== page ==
• The younger Christian or the person still on the quest of faith has a different set of signposts. They are the products of a more recent culture: their grasp of the Gospel will be different; their vocabulary will have fewer theological words; they will not respond in the same way to the metre and style of the great hymns of the faith. The simple truth is this: it is not a matter of the new hymnology being better than the old. Rather, it is a pastoral consideration of how meaning in worship can be genuinely experienced by the whole Christian community without any one group feeling that their needs are inconsequential.

There is the veritable Pandora’s box of difficulties which emerge here:

  • We lack clarity of purpose in our Sunday morning services. Has the local congregation sorted out what Sunday’s service is all about? Traditionally Sunday has been the time for worship when the people of God join as one to offer themselves again to their Lord. There is still too much talk of what we should “get out of” Sunday worship and too little understanding of what we should be giving. In other words, we still have not understood the purpose and nature of the worship of God.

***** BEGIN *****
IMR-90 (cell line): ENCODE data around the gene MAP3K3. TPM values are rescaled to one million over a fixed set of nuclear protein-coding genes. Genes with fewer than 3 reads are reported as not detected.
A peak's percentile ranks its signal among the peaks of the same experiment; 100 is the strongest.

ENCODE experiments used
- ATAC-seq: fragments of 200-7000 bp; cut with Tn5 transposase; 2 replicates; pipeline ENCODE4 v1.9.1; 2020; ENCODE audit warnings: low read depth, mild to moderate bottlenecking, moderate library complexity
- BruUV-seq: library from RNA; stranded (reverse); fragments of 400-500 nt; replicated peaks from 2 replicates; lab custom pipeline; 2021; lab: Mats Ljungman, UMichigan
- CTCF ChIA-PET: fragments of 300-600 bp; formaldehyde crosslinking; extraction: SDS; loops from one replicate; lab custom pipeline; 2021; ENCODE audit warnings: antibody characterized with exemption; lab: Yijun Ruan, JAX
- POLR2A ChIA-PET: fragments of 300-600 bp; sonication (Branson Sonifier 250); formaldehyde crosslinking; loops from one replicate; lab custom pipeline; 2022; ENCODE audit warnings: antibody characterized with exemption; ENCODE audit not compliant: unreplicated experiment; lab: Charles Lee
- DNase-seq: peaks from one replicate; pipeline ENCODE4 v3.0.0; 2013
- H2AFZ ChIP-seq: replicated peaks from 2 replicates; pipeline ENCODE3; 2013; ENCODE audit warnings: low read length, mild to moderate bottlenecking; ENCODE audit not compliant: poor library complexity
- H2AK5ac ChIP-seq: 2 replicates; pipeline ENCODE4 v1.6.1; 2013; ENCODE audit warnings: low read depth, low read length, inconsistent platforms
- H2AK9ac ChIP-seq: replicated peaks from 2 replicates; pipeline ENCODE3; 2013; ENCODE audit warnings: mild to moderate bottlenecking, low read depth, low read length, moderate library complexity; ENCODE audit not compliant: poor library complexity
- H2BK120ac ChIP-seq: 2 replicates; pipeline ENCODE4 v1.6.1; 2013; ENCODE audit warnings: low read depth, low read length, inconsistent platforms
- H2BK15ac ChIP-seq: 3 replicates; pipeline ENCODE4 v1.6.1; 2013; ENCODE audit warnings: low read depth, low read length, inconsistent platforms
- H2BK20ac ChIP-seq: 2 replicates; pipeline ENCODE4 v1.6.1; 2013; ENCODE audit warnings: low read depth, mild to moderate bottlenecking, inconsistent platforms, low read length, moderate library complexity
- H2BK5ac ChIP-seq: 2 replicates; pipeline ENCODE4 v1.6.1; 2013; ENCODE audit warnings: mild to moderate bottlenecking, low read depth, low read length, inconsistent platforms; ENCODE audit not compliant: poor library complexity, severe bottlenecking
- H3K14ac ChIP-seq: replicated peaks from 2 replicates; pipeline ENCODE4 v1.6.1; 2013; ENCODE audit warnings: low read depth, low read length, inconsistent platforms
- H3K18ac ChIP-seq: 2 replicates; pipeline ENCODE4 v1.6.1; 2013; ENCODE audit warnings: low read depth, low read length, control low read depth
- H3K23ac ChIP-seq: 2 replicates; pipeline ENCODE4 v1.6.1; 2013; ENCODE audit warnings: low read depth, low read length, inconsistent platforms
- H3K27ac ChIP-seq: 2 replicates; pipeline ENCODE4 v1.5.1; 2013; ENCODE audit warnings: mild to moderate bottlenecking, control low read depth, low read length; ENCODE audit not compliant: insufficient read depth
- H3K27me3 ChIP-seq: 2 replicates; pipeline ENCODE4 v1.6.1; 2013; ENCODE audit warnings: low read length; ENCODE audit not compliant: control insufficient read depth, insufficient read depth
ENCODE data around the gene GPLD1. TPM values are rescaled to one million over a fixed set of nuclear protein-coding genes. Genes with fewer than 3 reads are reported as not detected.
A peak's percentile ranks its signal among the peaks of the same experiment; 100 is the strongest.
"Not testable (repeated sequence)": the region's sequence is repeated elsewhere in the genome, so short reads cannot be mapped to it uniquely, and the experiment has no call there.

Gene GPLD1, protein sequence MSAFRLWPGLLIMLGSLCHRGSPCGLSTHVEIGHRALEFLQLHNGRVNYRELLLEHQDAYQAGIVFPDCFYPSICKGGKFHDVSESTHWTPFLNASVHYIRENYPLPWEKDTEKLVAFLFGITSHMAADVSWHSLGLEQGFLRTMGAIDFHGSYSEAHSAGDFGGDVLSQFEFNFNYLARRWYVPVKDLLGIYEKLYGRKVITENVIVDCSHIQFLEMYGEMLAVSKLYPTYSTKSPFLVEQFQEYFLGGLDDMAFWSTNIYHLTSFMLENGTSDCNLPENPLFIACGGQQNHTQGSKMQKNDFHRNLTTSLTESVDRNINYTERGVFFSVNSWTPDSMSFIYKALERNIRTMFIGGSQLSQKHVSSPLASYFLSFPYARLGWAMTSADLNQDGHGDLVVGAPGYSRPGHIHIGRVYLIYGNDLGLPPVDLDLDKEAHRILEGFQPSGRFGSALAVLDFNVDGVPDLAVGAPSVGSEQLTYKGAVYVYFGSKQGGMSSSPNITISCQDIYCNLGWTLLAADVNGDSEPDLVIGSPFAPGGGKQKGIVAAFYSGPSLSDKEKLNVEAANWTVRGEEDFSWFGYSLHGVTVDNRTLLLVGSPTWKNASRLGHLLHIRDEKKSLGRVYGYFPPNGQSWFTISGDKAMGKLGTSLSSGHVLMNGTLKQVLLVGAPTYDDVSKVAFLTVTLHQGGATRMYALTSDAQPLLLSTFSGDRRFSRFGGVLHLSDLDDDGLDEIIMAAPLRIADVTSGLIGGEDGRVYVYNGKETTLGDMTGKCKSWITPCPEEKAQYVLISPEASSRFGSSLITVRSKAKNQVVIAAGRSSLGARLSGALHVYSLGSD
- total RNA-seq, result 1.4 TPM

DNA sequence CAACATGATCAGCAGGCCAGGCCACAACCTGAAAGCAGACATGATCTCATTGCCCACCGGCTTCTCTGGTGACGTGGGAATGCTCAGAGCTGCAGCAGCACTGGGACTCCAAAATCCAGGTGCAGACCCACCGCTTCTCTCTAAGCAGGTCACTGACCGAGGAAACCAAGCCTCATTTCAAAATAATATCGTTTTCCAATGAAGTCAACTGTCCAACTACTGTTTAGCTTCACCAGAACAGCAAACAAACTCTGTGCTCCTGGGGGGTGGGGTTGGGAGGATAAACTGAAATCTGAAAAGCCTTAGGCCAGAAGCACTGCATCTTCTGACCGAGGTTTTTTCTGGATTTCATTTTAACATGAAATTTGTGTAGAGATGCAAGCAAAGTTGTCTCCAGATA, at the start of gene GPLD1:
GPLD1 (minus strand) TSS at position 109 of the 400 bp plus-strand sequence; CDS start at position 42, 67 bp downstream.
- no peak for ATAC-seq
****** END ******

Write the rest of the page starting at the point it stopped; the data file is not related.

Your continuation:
• We are not sure whether we want to focus on evangelism or worship. This becomes painfully clear when the debate about music shifts to focus on the needs of the unchurched. Now we are usually delighted to have non-Christian folks in our services. But is our purpose worship or evangelism? We do not want to scare away those who are seeking a relationship with God. But can worship and evangelism be equated? Can two very different spiritual endeavours be accomplished at the same time? Is it fair to expect a person who is outside the household of faith to grasp what is occurring when believers renew their commitment to their Lord and offer their praise and thanks to Him? Our approach to an evangelistic goal will be rather different from a worship experience. This is not to say that worship and evangelism necessarily conflict; it is simply to question if we have thought enough about what we are really about when we do come together.